It’s understandable to have plenty of questions when it comes to brushing a baby’s teeth. We have two sets of teeth which beg the question of how important is it to look after those milk teeth. And do you need to wait for all their teeth to come in before you get started?
Here we’ll answer all those questions so you get all the key facts about when to start brushing your baby’s teeth. Along with this, we’ll also give you some tips and tricks to make your life easier. Let’s get started by answering the key question.
When To Start Brushing Baby Teeth
You should start brushing baby teeth as soon as the first one comes through. This will work to prevent tooth decay straight away and ensure that their teeth stay in great condition until their permanent teeth come in.
Some even advise that you should be cleaning a baby’s gums even before their first tooth to prevent any build-up of bacteria. Along with good oral hygiene, brushing early will also allow them to develop better habits as they get older.
Tips for Brushing Baby Teeth
It can be hard to know exactly what you should be doing when brushing your child’s teeth. Here are a few simple tips which should answer a few of your questions.
- Amount – For children under three, only a small smear of toothpaste should be used. From the ages of three to six, you should be using a pea-shaped amount as this will be all they need to have clean teeth.
- Frequency – How often should you be brushing a baby’s teeth? The answer is as often as an adult should be, so twice a day for around two minutes. This should be once before bed and another time that fits in with your schedule.
- Method – For a baby, the most comfortable position is usually to have them sitting on your knee with their head resting back on your chest. For older kids, it’s best to stand behind them and ask them to tilt their heads up.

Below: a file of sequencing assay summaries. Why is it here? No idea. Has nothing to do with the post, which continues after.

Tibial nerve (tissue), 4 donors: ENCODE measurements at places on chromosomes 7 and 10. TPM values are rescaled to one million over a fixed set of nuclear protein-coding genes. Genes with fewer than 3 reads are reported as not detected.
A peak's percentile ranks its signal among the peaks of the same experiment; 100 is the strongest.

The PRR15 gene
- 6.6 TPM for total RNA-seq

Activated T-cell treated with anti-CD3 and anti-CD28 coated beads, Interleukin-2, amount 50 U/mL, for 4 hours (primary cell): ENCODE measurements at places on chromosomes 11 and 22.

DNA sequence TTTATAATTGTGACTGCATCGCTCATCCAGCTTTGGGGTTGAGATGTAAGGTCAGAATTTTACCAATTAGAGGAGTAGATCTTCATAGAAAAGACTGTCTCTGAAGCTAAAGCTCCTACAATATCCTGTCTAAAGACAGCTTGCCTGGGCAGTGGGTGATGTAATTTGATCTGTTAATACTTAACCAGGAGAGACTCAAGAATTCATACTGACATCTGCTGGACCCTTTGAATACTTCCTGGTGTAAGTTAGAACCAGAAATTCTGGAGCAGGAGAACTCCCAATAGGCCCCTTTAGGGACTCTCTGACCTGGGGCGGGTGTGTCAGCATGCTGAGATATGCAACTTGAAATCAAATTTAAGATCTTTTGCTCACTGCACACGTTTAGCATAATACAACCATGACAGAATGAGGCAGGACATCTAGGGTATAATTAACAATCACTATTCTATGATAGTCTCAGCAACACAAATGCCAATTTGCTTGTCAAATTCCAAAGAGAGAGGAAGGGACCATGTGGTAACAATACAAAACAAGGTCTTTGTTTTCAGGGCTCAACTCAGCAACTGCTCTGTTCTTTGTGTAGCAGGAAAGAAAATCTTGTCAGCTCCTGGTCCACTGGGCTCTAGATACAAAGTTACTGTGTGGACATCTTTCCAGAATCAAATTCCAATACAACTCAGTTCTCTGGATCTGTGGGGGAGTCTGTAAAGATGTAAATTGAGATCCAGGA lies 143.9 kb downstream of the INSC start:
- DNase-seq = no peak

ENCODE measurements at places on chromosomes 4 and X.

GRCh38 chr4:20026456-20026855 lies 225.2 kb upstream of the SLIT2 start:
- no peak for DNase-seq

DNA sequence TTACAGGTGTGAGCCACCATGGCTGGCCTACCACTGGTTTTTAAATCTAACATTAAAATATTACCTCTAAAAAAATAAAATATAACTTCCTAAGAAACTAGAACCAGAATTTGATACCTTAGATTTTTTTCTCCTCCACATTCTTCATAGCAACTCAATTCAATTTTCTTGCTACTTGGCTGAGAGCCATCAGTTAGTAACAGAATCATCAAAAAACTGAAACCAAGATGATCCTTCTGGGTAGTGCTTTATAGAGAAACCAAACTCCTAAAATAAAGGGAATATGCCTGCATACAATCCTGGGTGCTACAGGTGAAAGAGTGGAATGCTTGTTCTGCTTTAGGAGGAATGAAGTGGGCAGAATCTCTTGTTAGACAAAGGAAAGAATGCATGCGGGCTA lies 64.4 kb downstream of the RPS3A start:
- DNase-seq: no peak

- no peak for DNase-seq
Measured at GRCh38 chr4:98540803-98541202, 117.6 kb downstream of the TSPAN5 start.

- Making It Fun – Brushing your child’s teeth can be a struggle. Try to make it fun and turn it into a game. As they get older, it’s usually best to brush your teeth at the same time as them so they feel more comfortable with it.
- Technique – As with adults, it’s best to brush in small circles to cover the entire surface of the tooth while also cleaning their gums. Once you have finished, there is no need to rinse their mouths if you have used suitable toothpaste.
- Independence – A young child doesn’t have the motor skills to properly brush their own teeth. It’s likely that they’ll need some help until they are at least seven years old.
When Should Children Start Getting Check-Ups?
It’s easy to have a laid-back attitude to a child’s teeth. After all, the worst-case scenario is that they lose their tooth and it gets replaced in a few years. The reality is that looking after their teeth is important as it helps to prevent pain and future problems.
Even though they get replaced, the teeth are going to be there for quite a long time. For example, on average their canine will come through around the age of 18 months and won’t be shed until they are 10 to 12 years old.
Due to this, it’s vital to look after baby teeth with the same amount of care that you give to permanent teeth. They should get a checkup after their first teeth come in and they should have checkups as often as you do.
Children often have a lot of sugar and their teeth can decay very quickly without regular brushing. Taking them to the dentist early will also get them used to the fact that this is an important part of life.
The Link Between Sugar and Tooth Decay
Many people know that sugar isn’t good for your teeth but just how bad is it and what steps should you take to ensure your children aren’t having too much sugar?
Not only is the amount of sugar in food and drink important but also how much contact it has with the teeth. For example, sweet drinks that are put in a formula bottle can bathe teeth in sugar for a long time. So can drinks with a lot of acid, such as citrus-flavored drinks.
There are also plenty of sugars in many things that are viewed as healthy, such as milk and whole fruit, although these are less likely to cause tooth decay. It can be confusing so next we’ll look at some tips to ensure they’re not having too much sugar.